Friday, May 08, 2009


Ambrose Applejohn (John Halliday) lives in his family's 100-year-old seaside mansion with his young ward Poppy, his aging Aunt Agatha, and his butler Lush; he has decided to put the big house up for sale because he's bored and, hoping for adventure, wants to see the world, which upsets his aunt ("An Applejohn wanting to see things," she cries in disbelief). One stormy night, a mysterious woman named Valeska comes rushing in and, in an outrageously artificial Russian accent, claims she needs help hiding from a burly pursuer who is after her jewels. Soon, a vaudeville mystic named Zoroaster and his female companion arrive, claiming their car has died. By the time the pursuing Russian brute arrives, it's clear that no one is quite what they seem. Sure enough, the strangers are two rival groups of burglars who are after a rumored treasure hidden somewhere in the house, and Ambrose winds up getting a solid dose of adventure without leaving his estate.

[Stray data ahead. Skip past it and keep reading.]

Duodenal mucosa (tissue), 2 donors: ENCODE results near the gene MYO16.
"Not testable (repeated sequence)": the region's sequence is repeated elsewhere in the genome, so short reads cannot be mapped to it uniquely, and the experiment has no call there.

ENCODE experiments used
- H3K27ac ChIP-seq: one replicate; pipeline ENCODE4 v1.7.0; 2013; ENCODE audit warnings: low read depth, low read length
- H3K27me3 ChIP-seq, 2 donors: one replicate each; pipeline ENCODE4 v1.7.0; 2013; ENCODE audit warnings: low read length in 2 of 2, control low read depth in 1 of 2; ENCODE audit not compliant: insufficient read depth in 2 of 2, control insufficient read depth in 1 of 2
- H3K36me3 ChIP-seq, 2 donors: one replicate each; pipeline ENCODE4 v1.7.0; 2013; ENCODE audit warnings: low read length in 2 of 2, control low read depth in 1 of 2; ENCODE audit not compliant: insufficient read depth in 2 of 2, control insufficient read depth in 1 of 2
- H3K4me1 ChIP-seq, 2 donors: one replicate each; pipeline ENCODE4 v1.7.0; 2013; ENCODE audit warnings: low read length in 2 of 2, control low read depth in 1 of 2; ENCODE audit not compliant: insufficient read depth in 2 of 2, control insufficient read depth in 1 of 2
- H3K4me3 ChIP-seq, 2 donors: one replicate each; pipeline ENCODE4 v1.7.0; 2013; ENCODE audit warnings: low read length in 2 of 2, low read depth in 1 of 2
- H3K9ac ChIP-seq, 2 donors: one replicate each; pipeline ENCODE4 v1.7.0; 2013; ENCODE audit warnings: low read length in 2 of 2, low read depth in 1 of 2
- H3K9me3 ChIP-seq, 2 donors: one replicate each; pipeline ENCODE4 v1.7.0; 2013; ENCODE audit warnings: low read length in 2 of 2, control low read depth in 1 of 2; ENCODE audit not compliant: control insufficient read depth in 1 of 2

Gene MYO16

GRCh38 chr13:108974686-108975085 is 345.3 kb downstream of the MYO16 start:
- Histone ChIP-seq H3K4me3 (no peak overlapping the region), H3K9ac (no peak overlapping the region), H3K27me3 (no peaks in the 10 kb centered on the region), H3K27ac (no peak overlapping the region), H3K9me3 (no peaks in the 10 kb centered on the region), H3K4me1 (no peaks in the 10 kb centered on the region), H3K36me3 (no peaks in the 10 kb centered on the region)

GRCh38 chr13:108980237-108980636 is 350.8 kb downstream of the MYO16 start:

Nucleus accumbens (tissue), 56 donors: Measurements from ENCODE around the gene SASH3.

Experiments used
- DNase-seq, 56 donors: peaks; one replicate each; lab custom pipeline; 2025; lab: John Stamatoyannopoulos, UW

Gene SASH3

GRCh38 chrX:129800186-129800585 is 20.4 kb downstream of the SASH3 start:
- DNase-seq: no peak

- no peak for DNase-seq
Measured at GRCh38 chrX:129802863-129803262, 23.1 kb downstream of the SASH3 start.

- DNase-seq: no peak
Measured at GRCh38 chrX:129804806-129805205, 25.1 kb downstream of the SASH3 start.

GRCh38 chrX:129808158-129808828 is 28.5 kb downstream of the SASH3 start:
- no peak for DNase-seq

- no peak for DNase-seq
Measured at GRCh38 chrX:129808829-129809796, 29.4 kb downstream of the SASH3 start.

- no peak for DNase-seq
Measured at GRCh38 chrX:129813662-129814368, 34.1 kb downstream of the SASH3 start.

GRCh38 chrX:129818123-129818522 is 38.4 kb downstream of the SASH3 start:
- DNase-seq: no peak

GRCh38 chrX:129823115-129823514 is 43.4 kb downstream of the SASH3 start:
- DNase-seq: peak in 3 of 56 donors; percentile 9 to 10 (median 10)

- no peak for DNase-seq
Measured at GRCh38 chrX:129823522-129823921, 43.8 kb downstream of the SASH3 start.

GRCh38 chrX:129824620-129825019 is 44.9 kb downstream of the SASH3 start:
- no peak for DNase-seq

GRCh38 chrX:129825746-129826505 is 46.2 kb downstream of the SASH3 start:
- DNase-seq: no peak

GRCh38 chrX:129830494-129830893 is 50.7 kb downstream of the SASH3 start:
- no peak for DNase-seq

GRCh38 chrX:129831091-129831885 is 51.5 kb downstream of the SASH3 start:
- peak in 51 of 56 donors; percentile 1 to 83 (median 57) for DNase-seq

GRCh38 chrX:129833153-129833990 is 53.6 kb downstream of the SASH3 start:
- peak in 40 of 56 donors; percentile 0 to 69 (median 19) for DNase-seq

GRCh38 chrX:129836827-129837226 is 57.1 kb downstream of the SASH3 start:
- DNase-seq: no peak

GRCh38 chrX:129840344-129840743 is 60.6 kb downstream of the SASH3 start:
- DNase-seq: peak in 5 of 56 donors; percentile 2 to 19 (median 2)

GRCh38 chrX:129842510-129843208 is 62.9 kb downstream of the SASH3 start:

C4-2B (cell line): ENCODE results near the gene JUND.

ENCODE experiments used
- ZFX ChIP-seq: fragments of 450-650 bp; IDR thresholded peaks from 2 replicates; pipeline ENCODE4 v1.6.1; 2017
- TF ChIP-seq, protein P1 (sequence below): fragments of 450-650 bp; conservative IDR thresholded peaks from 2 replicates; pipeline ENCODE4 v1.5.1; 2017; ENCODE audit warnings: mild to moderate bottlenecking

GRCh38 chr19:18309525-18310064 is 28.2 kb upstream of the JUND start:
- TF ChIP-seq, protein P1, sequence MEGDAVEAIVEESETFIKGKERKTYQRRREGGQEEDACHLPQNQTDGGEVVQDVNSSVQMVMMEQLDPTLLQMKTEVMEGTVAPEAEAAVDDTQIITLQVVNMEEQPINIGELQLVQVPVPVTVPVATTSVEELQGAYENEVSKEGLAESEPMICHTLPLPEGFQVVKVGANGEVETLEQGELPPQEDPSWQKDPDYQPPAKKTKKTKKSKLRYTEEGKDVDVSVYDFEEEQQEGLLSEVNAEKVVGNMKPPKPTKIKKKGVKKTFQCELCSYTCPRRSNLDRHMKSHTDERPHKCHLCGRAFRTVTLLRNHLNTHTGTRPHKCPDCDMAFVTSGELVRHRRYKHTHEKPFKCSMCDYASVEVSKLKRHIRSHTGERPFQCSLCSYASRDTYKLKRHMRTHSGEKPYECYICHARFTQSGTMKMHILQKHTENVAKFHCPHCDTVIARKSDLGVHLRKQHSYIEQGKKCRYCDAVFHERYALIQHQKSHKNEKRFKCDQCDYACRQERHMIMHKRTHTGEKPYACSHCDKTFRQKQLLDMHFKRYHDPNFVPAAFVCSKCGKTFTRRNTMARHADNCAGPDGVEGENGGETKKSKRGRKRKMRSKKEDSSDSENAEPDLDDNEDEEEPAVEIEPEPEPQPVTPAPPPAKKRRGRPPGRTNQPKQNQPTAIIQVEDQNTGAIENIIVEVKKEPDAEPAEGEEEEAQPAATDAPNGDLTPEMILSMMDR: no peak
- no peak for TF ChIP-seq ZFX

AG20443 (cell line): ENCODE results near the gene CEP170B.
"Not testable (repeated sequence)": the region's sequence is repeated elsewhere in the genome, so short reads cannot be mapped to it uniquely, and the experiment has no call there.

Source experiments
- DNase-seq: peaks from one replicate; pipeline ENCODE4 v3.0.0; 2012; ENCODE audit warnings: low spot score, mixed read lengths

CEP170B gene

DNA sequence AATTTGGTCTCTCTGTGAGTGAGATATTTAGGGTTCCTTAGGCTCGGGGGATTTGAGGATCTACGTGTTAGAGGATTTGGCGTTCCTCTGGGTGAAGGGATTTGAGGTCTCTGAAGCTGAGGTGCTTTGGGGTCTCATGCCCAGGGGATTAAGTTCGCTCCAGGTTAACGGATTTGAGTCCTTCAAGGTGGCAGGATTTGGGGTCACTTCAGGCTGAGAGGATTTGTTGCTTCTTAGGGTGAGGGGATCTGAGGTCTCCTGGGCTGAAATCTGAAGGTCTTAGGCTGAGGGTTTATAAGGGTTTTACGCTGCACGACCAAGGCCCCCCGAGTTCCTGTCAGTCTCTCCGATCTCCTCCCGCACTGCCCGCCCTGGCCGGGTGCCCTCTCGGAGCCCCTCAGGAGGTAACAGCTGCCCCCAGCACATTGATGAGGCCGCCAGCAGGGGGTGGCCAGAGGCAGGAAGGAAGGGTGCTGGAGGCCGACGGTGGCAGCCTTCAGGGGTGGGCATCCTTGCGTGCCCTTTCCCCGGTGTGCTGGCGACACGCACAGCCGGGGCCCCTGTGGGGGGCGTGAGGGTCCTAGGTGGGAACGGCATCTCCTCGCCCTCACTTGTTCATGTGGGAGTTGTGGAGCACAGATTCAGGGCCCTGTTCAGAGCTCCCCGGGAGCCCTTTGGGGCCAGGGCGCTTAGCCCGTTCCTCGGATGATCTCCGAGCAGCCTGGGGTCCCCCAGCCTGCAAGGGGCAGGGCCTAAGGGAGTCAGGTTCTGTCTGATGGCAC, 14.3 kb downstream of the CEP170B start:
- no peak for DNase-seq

This early sound film suffers from some static direction and stilted performances early on, but eventually becomes a rather fun romp, given that it all rather stagily takes place on a handful of sets. Based on a play, it reminded me of another early talkie play adaptation, Seven Keys to Baldpate, also about a somewhat befuddled man, a big dark house, and a bunch of odd intruders, though the two films have very different endings (in Baldpate, the whole thing is a put-on; here, there is real skullduggery afoot). Supporting actor Halliday has a rare lead role here and he's fine, coming off at times like a B-movie John Barrymore. Mary Brian as the ward is unexceptional, but Kay Strozzi (pictured with Halliday) as the fake Russian temptress is quite good (she only made one other movie before leaving films). There is no musical score; instead, we constantly hear the sounds of thunder, wind, and rain in the background. The final chase is bizarrely rendered in slightly faster-than-normal motion, and there is a very amusing dream sequence in which Halliday imagines himself as a pirate. [TCM]

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